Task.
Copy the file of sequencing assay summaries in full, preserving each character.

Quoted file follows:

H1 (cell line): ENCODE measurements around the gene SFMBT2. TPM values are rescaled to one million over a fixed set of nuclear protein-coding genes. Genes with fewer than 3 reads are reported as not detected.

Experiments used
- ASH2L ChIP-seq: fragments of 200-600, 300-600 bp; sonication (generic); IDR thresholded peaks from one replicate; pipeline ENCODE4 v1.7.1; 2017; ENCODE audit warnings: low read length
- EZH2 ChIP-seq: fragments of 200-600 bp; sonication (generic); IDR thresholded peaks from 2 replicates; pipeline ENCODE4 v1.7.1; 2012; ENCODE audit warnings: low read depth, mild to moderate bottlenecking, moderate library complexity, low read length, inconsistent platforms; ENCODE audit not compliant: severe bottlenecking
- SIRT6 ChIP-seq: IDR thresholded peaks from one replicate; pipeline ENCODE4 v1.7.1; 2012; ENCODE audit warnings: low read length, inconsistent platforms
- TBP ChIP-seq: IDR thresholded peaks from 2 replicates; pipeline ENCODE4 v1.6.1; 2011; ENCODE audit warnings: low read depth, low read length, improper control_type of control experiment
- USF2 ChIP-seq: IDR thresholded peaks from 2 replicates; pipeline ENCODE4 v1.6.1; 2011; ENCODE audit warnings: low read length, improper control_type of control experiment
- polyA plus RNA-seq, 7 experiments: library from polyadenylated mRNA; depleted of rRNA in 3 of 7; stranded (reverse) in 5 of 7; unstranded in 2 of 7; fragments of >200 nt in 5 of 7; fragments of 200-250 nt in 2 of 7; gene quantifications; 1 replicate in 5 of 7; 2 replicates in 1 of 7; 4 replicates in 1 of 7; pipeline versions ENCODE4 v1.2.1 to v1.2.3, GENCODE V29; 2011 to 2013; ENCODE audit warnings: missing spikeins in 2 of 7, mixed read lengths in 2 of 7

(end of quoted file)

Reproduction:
H1 (cell line): ENCODE measurements around the gene SFMBT2. TPM values are rescaled to one million over a fixed set of nuclear protein-coding genes. Genes with fewer than 3 reads are reported as not detected.

Experiments used
- ASH2L ChIP-seq: fragments of 200-600, 300-600 bp; sonication (generic); IDR thresholded peaks from one replicate; pipeline ENCODE4 v1.7.1; 2017; ENCODE audit warnings: low read length
- EZH2 ChIP-seq: fragments of 200-600 bp; sonication (generic); IDR thresholded peaks from 2 replicates; pipeline ENCODE4 v1.7.1; 2012; ENCODE audit warnings: low read depth, mild to moderate bottlenecking, moderate library complexity, low read length, inconsistent platforms; ENCODE audit not compliant: severe bottlenecking
- SIRT6 ChIP-seq: IDR thresholded peaks from one replicate; pipeline ENCODE4 v1.7.1; 2012; ENCODE audit warnings: low read length, inconsistent platforms
- TBP ChIP-seq: IDR thresholded peaks from 2 replicates; pipeline ENCODE4 v1.6.1; 2011; ENCODE audit warnings: low read depth, low read length, improper control_type of control experiment
- USF2 ChIP-seq: IDR thresholded peaks from 2 replicates; pipeline ENCODE4 v1.6.1; 2011; ENCODE audit warnings: low read length, improper control_type of control experiment
- polyA plus RNA-seq, 7 experiments: library from polyadenylated mRNA; depleted of rRNA in 3 of 7; stranded (reverse) in 5 of 7; unstranded in 2 of 7; fragments of >200 nt in 5 of 7; fragments of 200-250 nt in 2 of 7; gene quantifications; 1 replicate in 5 of 7; 2 replicates in 1 of 7; 4 replicates in 1 of 7; pipeline versions ENCODE4 v1.2.1 to v1.2.3, GENCODE V29; 2011 to 2013; ENCODE audit warnings: missing spikeins in 2 of 7, mixed read lengths in 2 of 7